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The Sweetest Season

 In the late 1970s I was Medical Director of the Marco Polo Rest Home in East Boston.  Anxious to improve the health (as I saw it) of the residents, I contracted with Quebrada Bakery (which coincidentally now lies down the street from my office).  Twice a week, they would deliver whole grain bread to the mostly elderly residents, who had previously dined on mass-produced white bread.  I was very proud of myself and I thought that I had done a good thing increasing the nutritional value of my patients’ diet.Boy was I naïve.  A mile or two from the site of the Boston Tea Party, a new revolution ensued.  The rest home staff, convinced that I was torturing the residents for unknown reasons, began to smuggle white bread into the kitchen and parcel it out to the willing residents behind my back.  To them, raised in good Italian families where bread is a sacrament, the chewy, dark and unfamiliar dry slabs that I had foisted upon the residents were depriving them of one of their few remaining pleasures.

I tell the story because of a current dilemma.  It’s the holiday season, and my office is graced with many patients who have felt cared for by us throughout the past year, and wish to reciprocate.  More often than not the manner of reciprocation involves candy, cookies, cakes, and sweets too numerous to list here.  The outpouring of affection has been overwhelming, and deeply appreciated.  It has also raised an interesting question for us as an office.

Because, we are not just an office, we’re an office based on the concept of healthy choices leading to healthy minds, bodies and spirits.  In that light, how can we expect our patients to follow our health suggestions and dietary advice, when our staff room is piled high with Lindt balls and homemade brownies?  And yet, how rude is it to spurn someone’s gesture of love and kindness by judging it negatively?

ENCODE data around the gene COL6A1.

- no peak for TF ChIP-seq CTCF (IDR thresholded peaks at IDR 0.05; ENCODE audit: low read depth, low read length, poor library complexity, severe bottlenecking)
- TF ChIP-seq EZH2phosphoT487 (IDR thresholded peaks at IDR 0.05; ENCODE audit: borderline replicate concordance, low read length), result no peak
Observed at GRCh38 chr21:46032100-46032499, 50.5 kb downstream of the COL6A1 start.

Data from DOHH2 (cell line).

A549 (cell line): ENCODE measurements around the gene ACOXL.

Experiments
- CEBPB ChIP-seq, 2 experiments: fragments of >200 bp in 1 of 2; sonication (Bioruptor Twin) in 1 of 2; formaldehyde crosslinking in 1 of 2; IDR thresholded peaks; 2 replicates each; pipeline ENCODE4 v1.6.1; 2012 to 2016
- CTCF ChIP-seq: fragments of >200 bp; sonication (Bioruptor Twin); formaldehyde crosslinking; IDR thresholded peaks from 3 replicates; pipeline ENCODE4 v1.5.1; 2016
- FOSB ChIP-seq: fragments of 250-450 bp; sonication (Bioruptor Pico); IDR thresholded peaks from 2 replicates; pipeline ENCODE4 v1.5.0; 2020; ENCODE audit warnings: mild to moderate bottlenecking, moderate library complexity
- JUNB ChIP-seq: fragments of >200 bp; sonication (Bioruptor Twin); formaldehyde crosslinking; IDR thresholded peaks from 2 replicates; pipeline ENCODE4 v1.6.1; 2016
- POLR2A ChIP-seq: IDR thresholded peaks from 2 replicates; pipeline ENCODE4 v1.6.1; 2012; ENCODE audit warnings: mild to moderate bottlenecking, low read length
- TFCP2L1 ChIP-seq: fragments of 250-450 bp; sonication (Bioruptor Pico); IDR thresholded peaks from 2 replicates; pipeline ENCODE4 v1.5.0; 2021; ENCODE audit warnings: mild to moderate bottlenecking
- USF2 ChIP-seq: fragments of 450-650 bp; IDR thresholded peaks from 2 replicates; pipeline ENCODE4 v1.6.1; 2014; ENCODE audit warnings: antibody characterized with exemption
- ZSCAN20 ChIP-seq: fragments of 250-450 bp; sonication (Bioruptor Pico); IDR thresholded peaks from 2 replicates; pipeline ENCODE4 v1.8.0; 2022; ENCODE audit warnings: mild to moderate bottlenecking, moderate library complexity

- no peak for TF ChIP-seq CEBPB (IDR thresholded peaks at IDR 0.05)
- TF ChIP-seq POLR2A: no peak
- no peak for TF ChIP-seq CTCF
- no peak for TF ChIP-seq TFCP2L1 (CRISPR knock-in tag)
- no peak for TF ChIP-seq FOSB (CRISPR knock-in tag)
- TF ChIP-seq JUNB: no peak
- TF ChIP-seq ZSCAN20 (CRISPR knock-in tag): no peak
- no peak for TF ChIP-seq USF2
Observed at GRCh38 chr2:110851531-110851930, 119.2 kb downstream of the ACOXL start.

And what of my staff ?  While some employees maintain holistic lifestyles themselves, others are working at WholeHealth New England because it’s interesting, or it’s the best job available, or it’s providing an entry into a possible healthcare career.  (Sadly, it’s probably not the pay scale.) Is it fair to make judgments for them about how our patients should or should not show them gratitude?

I’m not sure we have found a resolution, although we have gently suggested other less caloric ways of showing appreciation.  I really do struggle with how much of a model of health we should be providing as an office, and how much I should be providing personally.  I also struggle with whether we should be modeling a “greener” office, in keeping with the health of our planet.  I hope to make that the subject of future blog entries.  I can’t answer these questions now, though, I’ve had one too many Godiva dark chocolate truffles to be thinking straight.

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